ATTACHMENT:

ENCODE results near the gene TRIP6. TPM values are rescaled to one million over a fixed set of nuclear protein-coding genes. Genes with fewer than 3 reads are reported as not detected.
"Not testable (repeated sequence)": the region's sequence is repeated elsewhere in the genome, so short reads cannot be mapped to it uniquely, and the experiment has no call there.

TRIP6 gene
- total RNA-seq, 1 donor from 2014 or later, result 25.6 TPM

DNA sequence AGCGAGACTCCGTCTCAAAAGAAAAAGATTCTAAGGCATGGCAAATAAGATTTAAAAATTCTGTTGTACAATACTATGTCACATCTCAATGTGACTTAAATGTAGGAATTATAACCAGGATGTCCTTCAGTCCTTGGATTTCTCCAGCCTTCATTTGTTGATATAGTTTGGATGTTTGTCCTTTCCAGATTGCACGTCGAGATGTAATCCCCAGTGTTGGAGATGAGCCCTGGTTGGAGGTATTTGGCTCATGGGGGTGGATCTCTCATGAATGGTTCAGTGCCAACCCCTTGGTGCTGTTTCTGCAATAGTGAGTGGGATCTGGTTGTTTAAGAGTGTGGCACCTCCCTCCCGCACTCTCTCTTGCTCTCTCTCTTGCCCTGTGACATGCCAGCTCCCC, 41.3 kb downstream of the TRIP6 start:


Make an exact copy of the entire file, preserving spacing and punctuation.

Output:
ENCODE results near the gene TRIP6. TPM values are rescaled to one million over a fixed set of nuclear protein-coding genes. Genes with fewer than 3 reads are reported as not detected.
"Not testable (repeated sequence)": the region's sequence is repeated elsewhere in the genome, so short reads cannot be mapped to it uniquely, and the experiment has no call there.

TRIP6 gene
- total RNA-seq, 1 donor from 2014 or later, result 25.6 TPM

DNA sequence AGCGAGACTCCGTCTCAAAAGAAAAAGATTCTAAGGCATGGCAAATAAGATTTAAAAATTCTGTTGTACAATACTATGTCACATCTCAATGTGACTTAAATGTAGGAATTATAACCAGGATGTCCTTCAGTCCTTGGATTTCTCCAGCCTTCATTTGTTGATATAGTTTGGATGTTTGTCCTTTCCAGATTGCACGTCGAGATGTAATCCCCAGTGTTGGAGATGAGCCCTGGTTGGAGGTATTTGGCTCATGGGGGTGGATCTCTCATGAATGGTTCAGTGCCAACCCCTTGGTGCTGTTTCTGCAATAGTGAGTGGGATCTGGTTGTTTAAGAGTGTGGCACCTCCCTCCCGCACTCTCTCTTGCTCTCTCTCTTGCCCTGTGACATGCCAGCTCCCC, 41.3 kb downstream of the TRIP6 start: